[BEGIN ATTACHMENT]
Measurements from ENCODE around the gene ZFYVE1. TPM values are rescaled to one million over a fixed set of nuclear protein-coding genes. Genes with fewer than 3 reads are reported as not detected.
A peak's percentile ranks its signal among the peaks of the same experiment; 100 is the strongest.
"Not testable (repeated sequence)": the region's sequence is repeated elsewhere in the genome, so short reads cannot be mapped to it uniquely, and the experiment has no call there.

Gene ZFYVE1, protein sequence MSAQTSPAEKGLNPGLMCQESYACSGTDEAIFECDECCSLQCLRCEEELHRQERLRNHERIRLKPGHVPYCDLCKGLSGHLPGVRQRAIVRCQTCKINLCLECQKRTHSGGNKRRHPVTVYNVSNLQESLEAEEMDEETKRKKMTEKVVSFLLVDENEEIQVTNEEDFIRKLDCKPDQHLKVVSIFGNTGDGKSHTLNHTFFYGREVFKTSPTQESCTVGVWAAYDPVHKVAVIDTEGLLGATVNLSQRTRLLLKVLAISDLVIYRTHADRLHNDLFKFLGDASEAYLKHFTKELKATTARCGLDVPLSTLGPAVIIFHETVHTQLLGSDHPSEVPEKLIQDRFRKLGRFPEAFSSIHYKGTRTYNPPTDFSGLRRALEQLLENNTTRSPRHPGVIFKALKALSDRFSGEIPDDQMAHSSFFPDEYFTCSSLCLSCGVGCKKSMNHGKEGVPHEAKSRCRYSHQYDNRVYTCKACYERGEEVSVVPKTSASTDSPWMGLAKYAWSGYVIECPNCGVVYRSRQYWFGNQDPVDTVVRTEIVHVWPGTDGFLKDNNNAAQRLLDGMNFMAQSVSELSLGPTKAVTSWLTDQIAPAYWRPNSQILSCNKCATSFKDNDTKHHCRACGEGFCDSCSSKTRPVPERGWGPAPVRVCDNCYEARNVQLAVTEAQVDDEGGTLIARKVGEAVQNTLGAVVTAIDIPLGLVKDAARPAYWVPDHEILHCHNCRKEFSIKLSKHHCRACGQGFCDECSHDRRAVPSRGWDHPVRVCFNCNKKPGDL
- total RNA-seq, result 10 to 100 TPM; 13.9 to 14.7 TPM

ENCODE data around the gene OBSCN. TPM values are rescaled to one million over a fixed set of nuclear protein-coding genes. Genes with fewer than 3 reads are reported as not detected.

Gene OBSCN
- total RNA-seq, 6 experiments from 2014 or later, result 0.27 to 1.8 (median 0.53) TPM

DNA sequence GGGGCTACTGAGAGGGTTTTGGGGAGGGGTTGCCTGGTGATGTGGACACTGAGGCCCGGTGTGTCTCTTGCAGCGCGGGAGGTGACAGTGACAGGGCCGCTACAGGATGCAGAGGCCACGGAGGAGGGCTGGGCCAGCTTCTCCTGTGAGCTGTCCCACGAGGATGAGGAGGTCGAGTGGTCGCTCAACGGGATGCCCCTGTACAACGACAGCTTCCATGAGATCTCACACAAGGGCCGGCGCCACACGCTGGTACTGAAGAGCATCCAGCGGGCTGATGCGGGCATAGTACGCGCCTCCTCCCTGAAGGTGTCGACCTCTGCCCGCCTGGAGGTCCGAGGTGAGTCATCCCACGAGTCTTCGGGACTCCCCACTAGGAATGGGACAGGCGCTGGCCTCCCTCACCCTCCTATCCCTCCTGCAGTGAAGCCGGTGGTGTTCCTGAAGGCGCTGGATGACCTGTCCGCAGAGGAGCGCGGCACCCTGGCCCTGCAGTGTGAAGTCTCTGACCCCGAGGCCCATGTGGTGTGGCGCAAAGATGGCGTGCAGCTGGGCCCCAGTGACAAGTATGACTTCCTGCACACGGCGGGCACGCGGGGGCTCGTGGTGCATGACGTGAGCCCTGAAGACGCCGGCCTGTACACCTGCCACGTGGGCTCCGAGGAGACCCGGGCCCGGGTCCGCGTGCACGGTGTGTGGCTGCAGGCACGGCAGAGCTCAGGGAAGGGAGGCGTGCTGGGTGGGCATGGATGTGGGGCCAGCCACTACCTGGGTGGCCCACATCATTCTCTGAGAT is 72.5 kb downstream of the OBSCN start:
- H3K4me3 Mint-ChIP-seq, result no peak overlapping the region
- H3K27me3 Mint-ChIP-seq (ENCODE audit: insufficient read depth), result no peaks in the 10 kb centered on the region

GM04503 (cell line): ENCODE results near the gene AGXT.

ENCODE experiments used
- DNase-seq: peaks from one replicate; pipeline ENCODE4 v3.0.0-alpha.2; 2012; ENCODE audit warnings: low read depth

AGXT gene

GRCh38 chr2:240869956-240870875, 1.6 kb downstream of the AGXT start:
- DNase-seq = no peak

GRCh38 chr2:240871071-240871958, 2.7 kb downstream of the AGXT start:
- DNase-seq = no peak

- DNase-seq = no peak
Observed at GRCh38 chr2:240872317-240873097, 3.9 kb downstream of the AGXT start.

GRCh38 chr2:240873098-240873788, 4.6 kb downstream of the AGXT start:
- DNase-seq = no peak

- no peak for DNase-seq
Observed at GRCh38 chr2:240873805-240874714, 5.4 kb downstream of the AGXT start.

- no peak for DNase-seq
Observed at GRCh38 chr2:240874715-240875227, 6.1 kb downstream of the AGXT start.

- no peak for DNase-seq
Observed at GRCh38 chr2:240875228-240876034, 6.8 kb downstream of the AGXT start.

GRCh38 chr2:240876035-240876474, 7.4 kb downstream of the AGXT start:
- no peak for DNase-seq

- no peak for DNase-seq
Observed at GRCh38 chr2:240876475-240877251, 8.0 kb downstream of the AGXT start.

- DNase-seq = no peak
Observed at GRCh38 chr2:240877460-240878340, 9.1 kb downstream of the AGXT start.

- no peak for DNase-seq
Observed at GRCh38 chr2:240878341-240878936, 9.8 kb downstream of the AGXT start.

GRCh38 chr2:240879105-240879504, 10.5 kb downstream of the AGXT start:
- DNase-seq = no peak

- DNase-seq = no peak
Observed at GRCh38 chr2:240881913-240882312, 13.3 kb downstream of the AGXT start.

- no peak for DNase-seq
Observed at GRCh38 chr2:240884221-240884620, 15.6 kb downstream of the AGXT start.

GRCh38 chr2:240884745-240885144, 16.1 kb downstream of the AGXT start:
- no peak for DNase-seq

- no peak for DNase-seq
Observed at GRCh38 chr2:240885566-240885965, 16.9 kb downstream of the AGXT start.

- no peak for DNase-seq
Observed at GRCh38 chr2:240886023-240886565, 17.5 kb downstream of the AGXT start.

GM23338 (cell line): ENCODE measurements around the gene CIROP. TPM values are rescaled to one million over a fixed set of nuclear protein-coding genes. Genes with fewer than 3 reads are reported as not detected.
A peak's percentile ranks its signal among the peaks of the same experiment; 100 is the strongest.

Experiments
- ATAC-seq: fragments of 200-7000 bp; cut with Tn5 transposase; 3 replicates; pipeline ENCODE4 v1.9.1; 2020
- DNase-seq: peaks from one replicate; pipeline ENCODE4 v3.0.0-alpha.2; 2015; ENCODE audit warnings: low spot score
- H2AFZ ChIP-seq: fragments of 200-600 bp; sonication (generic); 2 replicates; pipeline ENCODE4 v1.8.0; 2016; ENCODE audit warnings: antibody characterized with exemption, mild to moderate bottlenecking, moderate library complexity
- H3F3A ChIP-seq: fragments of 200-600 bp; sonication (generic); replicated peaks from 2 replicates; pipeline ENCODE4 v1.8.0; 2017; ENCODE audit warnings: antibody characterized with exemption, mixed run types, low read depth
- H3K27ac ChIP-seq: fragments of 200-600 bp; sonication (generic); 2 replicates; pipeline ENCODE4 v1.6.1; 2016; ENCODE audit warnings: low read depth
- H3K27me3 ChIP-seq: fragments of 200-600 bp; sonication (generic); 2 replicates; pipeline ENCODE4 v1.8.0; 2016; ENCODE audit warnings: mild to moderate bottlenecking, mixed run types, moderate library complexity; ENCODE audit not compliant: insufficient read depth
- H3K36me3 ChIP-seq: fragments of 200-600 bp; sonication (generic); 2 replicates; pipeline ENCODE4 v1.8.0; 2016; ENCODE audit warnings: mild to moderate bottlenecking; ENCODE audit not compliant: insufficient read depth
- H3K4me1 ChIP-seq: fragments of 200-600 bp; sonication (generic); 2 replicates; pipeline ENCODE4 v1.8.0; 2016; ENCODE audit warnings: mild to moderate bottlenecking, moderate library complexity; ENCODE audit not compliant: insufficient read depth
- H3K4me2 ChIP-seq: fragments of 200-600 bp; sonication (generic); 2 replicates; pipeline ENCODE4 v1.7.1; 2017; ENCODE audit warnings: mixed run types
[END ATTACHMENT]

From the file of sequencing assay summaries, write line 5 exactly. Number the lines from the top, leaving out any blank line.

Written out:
- total RNA-seq, result 10 to 100 TPM; 13.9 to 14.7 TPM